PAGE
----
I cannot believe I’m saying this, but this week Carl and I are celebrating our seventh anniversary.
SEVEN. Isn’t that crazy?! In a way it feels like the last seven years have flown by. In another way, we have lived so much life in the last seven years, (losing four jobs between the two of us, moving to a new state where I didn’t know anybody but him, building two businesses, and most recently, having our identical twin girls, Annie and Quinn) I can’t believe it hasn’t been longer.
If I could go back and tell myself something on my wedding day, this is what I’d say, “You have no idea.”
I knew I loved Carl, I knew he was an amazing man, I knew we’d have such a good life together… but really, I had no idea. I had no idea just how amazing he is, I couldn’t have even imagined how I’d fall more in love with him by the day, and I had no idea just how silly and wild and wonderful and warm our life together would be.
(I also could NEVER have even come close to imagining what an incredible dad he’d be!)
Marrying you is the best decision I’ve ever made, sweet Carl Wilson. I love you more today than I ever have before, and tomorrow, it’ll be even more.
So friends, in honor of our seven year anniversary, I wanted to share the story of how we started dating—not from my perspective, but from Carl’s! Carl wrote this blog post years ago, right before we got engaged, and I’m so glad he did.
I love having our story captured in his words, and in a lot of ways, his words were the inspiration for my online course, Love Your Single Life.
But I’m getting ahead of myself.
Here’s Carl with our story:
“Glancing down at my phone just long enough to check the time, I quickly turned my focus back to my footing. The obstacle course of rocks, roots, and puddles lining the dirt path that cut through the woods ahead of me commanded more attention than I wanted to give.
Two more minutes.
I could still make it, but I quickened my pace anyway—just to be sure.
As the woods thinned, I lifted my eyes and caught the top of the pavilion’s steepled roof. I emerged from the protection of the trees just in time to be fully in sight before I stumbled clumsily over an errant, and particularly gnarly branch. I managed a half-jog recovery that wasn’t fooling anyone and quickly surveyed the scene, playing it cool.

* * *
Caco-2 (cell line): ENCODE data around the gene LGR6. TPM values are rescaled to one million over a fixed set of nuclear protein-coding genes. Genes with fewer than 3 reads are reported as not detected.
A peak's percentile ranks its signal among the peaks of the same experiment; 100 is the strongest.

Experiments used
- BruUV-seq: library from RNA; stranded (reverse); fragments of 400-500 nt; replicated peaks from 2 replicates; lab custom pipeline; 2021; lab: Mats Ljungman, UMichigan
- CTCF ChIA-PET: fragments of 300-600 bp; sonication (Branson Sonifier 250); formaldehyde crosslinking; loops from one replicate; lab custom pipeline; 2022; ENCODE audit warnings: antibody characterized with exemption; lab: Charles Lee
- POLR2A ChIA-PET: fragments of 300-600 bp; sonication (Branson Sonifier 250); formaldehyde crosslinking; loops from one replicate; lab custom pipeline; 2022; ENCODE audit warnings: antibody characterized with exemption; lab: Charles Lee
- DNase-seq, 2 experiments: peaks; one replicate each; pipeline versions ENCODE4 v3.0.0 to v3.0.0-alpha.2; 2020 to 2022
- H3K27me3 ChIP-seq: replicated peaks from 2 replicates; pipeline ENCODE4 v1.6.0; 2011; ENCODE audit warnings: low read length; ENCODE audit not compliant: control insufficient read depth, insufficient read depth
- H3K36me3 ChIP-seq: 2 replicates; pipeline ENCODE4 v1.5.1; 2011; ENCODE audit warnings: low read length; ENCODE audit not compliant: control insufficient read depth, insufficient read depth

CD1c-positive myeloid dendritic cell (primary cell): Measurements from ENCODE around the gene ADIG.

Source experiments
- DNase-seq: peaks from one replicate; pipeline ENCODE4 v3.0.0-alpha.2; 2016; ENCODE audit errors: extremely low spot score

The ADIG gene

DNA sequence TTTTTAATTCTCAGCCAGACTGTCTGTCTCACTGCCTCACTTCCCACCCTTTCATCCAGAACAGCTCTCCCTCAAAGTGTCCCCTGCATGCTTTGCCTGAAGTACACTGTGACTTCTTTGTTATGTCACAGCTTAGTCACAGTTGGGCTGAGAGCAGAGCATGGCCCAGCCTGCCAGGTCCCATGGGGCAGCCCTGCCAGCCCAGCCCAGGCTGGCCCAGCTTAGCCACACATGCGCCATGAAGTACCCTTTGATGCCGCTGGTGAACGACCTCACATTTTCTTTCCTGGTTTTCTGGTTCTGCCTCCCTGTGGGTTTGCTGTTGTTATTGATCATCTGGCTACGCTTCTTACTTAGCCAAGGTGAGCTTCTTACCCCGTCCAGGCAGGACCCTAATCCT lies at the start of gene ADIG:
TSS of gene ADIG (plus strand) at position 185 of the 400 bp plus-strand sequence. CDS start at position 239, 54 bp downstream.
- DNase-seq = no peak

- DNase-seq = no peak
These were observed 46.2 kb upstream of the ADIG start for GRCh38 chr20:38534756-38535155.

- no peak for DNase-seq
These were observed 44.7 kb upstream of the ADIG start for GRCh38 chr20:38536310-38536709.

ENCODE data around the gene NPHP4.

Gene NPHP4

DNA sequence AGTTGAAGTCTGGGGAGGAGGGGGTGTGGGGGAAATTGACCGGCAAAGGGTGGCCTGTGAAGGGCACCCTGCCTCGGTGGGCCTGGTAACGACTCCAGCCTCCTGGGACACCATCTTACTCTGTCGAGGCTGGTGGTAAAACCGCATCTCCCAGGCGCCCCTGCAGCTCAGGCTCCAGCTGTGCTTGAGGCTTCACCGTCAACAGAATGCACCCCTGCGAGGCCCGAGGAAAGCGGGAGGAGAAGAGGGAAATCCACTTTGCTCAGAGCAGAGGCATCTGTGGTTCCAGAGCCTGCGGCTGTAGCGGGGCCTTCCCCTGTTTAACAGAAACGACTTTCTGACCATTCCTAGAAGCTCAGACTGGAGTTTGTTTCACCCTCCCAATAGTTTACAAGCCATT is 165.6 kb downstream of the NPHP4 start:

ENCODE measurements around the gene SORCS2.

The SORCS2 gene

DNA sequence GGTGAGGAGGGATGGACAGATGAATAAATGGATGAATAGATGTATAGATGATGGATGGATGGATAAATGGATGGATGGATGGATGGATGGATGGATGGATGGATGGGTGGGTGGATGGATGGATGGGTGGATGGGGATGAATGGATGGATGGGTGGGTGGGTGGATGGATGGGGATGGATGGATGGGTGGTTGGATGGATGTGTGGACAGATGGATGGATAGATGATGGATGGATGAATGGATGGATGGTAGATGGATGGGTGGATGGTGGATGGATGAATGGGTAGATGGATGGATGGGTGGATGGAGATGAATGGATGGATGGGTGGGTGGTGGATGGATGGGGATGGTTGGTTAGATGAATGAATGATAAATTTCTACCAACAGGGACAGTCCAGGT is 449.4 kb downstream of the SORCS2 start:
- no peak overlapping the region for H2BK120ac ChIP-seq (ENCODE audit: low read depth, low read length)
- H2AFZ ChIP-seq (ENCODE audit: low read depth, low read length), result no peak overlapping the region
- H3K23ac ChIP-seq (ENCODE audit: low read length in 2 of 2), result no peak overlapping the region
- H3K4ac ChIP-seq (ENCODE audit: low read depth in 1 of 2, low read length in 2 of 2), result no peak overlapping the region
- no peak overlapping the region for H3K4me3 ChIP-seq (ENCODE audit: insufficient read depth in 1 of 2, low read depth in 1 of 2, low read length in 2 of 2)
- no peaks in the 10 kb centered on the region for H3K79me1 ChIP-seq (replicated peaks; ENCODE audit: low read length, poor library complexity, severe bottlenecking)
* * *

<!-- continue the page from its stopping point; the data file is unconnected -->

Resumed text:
No one saw.
My two minutes were up, so I kept jogging. I rounded the back of the pavilion and quietly found a seat on a picnic table just outside—close enough to hear, and maybe catch the corner of an eye as she scanned the tops of her audience’s heads.
Then, over the next twenty minutes, I fell in love.
I did my best to listen intently, but keeping myself seated and my jaw off the floor was requiring more concentration than anticipated. On the outside, to the best of my knowledge, I was doing a pretty good job of hiding what internally felt like a parade of goofiness, anxiety, and giddiness. She was captivating. And it wasn’t anything about the way she looked.
Don’t get me wrong. She’s absolutely gorgeous. But that was all icing.
As I sat and listened to her pour out the depths of her heart to a group of eager twenty-somethings, all I could hear was passion.
She spoke with the conviction and candor of someone who hadn’t just discovered who she wanted to be, but was living it out.
It was the most unexpected, refreshing, and wholesome beauty I could have imagined.
As she finished speaking, I found myself clapping in chorus with the rest of the audience. I wasn’t the only one impressed.
She made her way over to the edge of the pavilion and before I knew it, I was standing next to her as a handful of girls from the audience quickly surrounded her. I sat in silence and listened as one after another they told her how much her blog had meant to them—how something about the way she told stories, her own in particular, had changed the way they saw themselves.
They thanked her for her raw honesty, her transparent permission to dream, and the unapologetic joy she finds in the fleeting sparks of beauty in the world.
Taking it all in, I thought to myself, “If she can make such a profound difference in the lives of complete strangers, I want to be around her all the time.”
And since that day, I pretty much have been.
Stephanie is a beautiful storyteller, a selfless believer in people, and an incredible friend. But it’s not any of those things that initially attracted me to her. It was her passionate pursuit of life.
She had a fire in her that I wanted to be close to.
Just like me, she was on a journey to an ambitious future full of questions, dangers, and what-ifs. But that day, sitting there in the woods listening to her describe the absolute joy she was taking in the journey…
I knew that wherever we were going, I wanted to go there together.